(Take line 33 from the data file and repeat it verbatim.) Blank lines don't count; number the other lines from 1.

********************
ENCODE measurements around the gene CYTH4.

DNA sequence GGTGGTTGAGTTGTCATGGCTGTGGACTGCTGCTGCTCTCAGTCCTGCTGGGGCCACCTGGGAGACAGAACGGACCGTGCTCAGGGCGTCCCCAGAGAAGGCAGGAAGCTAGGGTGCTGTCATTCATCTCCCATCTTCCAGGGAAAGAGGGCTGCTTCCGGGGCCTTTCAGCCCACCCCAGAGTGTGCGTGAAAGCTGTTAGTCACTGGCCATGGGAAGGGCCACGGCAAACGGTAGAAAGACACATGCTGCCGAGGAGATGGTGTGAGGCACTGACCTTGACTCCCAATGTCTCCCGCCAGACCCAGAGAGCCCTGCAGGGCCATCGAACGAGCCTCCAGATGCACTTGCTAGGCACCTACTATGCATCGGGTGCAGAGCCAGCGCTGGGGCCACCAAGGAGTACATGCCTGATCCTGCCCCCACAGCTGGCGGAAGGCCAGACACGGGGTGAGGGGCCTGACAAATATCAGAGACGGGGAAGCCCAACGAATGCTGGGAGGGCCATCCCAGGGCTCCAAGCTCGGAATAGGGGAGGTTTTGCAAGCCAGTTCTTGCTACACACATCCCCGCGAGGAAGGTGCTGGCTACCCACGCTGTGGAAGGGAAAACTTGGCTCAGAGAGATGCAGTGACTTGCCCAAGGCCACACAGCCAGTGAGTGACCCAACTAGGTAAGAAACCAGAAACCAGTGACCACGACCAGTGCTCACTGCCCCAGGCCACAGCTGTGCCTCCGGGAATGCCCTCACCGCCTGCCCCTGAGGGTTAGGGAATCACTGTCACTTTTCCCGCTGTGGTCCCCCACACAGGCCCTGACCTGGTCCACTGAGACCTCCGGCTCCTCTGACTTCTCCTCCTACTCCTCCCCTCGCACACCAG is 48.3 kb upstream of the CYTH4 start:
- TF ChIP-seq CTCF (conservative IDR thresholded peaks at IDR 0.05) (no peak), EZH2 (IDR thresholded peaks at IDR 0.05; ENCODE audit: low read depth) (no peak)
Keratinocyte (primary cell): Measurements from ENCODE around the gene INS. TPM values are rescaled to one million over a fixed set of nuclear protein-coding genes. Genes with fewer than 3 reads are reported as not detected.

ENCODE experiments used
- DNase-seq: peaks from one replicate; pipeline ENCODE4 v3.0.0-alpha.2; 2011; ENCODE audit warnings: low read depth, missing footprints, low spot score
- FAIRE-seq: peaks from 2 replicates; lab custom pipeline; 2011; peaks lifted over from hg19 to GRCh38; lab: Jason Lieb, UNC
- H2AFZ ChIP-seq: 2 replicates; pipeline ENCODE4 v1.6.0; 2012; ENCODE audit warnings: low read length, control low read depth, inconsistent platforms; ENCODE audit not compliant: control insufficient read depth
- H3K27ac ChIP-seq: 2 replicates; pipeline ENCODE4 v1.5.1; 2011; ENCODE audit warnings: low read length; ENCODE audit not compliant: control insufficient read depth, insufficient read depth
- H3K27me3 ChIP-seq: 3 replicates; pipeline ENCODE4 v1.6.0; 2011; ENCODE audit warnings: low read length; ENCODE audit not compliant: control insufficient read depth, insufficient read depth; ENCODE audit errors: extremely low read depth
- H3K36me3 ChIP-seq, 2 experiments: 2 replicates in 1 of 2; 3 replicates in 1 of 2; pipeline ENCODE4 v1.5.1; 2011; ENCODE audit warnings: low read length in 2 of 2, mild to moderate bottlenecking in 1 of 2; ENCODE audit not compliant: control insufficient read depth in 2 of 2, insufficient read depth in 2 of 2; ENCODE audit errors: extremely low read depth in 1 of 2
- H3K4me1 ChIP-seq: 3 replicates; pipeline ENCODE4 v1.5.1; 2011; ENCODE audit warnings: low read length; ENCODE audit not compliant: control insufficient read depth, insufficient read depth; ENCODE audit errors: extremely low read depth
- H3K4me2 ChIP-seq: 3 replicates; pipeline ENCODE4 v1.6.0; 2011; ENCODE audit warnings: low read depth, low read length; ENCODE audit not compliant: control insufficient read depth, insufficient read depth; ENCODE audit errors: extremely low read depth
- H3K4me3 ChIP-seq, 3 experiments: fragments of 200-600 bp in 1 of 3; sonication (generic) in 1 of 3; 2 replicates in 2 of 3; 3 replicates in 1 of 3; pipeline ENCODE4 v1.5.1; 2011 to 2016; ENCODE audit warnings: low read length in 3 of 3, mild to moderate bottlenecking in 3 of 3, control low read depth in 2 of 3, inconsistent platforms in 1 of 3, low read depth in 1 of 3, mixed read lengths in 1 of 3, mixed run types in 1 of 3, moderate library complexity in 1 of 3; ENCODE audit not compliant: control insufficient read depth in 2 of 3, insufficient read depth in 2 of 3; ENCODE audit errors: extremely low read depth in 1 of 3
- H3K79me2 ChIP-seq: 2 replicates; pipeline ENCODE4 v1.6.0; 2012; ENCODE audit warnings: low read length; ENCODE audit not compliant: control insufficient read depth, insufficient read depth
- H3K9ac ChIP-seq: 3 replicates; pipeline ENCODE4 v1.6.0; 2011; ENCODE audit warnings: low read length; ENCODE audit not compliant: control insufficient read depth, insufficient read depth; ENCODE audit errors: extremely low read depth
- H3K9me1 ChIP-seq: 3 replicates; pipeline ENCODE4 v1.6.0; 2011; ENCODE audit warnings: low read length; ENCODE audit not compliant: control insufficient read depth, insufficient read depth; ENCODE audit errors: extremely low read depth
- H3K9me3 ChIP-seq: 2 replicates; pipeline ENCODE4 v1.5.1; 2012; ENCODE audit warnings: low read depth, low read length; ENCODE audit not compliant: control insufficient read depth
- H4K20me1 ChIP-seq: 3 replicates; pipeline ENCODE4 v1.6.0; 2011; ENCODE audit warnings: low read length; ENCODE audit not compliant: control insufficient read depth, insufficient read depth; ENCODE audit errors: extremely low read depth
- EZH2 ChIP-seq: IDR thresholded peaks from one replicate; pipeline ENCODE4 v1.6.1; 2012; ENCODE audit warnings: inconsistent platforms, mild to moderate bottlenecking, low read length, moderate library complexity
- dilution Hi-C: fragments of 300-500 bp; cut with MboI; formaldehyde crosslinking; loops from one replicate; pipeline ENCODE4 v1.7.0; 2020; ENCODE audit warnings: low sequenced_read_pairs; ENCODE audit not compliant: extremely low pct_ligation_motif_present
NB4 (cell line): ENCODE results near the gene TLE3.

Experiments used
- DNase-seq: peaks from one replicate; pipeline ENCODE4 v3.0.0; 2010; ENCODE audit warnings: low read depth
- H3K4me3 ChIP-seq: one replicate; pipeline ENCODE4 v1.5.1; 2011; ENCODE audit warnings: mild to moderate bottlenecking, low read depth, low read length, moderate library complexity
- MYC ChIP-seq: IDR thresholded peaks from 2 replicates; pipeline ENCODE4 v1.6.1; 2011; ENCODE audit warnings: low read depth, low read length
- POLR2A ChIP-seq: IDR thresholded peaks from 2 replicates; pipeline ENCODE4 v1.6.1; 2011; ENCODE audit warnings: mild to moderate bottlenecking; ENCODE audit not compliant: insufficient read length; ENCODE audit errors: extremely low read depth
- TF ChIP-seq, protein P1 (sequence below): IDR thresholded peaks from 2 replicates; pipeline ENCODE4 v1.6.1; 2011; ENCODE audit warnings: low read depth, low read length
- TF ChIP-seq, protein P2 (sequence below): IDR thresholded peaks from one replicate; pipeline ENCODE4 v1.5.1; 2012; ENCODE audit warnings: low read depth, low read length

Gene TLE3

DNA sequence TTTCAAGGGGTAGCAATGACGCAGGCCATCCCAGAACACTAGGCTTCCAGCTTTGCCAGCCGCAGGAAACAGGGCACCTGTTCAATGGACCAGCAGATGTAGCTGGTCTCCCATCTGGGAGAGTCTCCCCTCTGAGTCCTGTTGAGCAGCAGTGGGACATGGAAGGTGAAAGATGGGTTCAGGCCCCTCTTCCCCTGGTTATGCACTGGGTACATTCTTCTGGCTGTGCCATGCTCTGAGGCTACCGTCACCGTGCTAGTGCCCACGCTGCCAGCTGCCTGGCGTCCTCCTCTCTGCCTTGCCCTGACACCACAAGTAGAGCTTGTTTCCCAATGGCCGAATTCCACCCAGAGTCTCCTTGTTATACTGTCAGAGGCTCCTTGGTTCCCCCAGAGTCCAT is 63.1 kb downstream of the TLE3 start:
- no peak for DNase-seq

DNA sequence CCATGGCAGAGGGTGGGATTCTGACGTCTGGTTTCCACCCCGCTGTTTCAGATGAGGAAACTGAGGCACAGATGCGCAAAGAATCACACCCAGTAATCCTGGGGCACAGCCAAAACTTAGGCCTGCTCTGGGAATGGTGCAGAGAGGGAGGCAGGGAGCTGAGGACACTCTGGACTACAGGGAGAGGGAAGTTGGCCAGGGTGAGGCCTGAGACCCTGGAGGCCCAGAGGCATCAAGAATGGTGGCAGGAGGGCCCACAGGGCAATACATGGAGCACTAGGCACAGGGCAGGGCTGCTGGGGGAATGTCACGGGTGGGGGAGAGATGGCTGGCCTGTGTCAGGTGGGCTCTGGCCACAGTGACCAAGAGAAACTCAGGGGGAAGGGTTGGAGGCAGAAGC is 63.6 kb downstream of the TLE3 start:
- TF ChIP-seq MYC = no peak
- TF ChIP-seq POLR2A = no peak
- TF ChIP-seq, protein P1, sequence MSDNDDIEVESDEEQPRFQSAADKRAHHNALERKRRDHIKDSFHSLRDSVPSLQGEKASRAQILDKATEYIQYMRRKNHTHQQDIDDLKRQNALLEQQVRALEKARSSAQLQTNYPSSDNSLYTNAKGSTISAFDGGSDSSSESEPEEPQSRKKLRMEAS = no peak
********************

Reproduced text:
DNA sequence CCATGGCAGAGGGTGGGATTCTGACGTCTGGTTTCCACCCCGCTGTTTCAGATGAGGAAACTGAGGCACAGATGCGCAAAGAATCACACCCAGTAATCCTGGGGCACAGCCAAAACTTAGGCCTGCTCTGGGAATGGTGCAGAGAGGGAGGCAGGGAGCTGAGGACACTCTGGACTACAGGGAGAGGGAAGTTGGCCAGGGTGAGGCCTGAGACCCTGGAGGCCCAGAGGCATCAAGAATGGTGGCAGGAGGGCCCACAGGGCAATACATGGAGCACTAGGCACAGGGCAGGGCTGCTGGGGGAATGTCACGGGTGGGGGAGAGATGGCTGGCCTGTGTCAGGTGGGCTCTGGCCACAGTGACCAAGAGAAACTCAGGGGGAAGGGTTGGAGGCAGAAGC is 63.6 kb downstream of the TLE3 start: